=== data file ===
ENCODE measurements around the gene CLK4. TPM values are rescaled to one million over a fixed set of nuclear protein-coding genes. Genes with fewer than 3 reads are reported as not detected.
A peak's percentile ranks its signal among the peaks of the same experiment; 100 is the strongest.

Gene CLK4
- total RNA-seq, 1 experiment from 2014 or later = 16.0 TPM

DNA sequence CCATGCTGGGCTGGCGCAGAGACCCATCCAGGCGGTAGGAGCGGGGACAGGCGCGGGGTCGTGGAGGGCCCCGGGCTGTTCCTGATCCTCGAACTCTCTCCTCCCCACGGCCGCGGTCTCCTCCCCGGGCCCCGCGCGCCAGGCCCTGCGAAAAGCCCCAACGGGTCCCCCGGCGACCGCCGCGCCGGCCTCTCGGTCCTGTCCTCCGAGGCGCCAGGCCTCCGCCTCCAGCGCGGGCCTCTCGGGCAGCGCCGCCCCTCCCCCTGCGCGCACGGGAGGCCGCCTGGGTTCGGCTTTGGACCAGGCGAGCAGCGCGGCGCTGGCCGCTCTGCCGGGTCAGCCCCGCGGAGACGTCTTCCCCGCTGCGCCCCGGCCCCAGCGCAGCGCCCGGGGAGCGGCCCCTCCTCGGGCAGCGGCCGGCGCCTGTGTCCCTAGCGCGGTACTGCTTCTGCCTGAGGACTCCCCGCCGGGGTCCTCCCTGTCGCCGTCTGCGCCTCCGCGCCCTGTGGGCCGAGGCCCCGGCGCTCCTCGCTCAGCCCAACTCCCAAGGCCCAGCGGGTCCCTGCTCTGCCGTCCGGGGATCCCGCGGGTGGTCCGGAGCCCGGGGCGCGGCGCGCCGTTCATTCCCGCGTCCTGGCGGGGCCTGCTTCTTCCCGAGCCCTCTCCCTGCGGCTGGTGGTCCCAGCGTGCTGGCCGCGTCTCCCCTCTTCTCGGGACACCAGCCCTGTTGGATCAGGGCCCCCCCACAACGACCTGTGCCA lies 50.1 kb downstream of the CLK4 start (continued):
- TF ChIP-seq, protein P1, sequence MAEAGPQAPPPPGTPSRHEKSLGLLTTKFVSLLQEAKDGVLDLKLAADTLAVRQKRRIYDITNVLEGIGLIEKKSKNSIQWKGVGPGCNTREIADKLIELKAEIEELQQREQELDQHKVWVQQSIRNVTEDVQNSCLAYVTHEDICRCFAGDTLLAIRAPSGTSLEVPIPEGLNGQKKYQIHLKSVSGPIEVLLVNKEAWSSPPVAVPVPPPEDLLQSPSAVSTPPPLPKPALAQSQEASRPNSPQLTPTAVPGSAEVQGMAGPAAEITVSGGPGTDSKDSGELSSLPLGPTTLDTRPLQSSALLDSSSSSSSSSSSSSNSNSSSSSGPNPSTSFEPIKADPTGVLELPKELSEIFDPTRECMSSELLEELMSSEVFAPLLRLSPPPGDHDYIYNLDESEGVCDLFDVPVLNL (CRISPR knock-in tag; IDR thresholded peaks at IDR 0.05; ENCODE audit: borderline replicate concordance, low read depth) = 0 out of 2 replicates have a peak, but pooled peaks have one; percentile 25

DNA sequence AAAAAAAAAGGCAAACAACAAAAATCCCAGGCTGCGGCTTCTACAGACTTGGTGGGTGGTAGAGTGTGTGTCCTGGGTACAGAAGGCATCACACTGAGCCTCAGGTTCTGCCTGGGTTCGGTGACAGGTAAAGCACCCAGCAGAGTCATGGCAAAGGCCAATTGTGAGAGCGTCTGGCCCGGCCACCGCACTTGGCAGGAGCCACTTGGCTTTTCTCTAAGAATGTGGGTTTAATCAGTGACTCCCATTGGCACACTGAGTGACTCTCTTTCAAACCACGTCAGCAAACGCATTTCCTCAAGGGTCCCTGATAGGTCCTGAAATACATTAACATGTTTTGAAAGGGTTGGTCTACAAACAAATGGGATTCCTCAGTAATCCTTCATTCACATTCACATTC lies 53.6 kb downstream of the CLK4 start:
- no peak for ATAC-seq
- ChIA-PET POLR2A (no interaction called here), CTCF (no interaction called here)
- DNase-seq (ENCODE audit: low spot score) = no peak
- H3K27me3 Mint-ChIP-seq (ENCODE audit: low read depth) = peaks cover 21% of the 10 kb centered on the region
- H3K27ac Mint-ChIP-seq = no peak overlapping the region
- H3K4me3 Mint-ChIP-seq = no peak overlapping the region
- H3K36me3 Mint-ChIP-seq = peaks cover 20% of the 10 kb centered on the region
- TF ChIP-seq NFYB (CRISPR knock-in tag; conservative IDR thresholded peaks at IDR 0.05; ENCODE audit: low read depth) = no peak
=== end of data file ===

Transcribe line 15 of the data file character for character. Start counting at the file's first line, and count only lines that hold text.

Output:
- TF ChIP-seq NFYB (CRISPR knock-in tag; conservative IDR thresholded peaks at IDR 0.05; ENCODE audit: low read depth) = no peak